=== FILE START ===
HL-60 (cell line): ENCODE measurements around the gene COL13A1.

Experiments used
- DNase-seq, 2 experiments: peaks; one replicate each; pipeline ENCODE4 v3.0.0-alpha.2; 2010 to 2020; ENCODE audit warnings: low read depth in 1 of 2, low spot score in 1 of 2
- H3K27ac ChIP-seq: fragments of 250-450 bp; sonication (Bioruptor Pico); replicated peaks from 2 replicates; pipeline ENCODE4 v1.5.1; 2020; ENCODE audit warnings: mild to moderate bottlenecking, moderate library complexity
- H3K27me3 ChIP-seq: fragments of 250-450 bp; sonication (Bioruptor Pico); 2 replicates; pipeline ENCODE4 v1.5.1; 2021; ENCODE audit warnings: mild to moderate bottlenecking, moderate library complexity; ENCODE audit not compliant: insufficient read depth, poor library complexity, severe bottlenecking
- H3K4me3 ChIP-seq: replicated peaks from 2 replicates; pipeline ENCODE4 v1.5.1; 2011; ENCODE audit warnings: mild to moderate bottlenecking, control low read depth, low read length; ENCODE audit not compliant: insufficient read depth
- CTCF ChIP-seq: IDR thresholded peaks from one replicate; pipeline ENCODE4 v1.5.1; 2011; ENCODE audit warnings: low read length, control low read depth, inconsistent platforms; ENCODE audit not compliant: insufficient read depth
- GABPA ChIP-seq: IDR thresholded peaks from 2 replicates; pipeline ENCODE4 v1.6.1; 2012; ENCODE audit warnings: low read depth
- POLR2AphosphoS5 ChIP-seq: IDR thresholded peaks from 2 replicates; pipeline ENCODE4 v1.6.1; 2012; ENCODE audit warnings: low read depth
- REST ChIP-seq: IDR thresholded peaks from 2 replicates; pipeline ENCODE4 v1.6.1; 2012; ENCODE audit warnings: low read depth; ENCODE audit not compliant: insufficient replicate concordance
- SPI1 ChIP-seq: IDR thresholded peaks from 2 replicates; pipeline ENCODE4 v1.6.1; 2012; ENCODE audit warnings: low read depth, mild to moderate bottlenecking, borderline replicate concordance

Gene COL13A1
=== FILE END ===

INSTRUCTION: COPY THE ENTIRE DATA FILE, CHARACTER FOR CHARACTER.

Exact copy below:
HL-60 (cell line): ENCODE measurements around the gene COL13A1.

Experiments used
- DNase-seq, 2 experiments: peaks; one replicate each; pipeline ENCODE4 v3.0.0-alpha.2; 2010 to 2020; ENCODE audit warnings: low read depth in 1 of 2, low spot score in 1 of 2
- H3K27ac ChIP-seq: fragments of 250-450 bp; sonication (Bioruptor Pico); replicated peaks from 2 replicates; pipeline ENCODE4 v1.5.1; 2020; ENCODE audit warnings: mild to moderate bottlenecking, moderate library complexity
- H3K27me3 ChIP-seq: fragments of 250-450 bp; sonication (Bioruptor Pico); 2 replicates; pipeline ENCODE4 v1.5.1; 2021; ENCODE audit warnings: mild to moderate bottlenecking, moderate library complexity; ENCODE audit not compliant: insufficient read depth, poor library complexity, severe bottlenecking
- H3K4me3 ChIP-seq: replicated peaks from 2 replicates; pipeline ENCODE4 v1.5.1; 2011; ENCODE audit warnings: mild to moderate bottlenecking, control low read depth, low read length; ENCODE audit not compliant: insufficient read depth
- CTCF ChIP-seq: IDR thresholded peaks from one replicate; pipeline ENCODE4 v1.5.1; 2011; ENCODE audit warnings: low read length, control low read depth, inconsistent platforms; ENCODE audit not compliant: insufficient read depth
- GABPA ChIP-seq: IDR thresholded peaks from 2 replicates; pipeline ENCODE4 v1.6.1; 2012; ENCODE audit warnings: low read depth
- POLR2AphosphoS5 ChIP-seq: IDR thresholded peaks from 2 replicates; pipeline ENCODE4 v1.6.1; 2012; ENCODE audit warnings: low read depth
- REST ChIP-seq: IDR thresholded peaks from 2 replicates; pipeline ENCODE4 v1.6.1; 2012; ENCODE audit warnings: low read depth; ENCODE audit not compliant: insufficient replicate concordance
- SPI1 ChIP-seq: IDR thresholded peaks from 2 replicates; pipeline ENCODE4 v1.6.1; 2012; ENCODE audit warnings: low read depth, mild to moderate bottlenecking, borderline replicate concordance

Gene COL13A1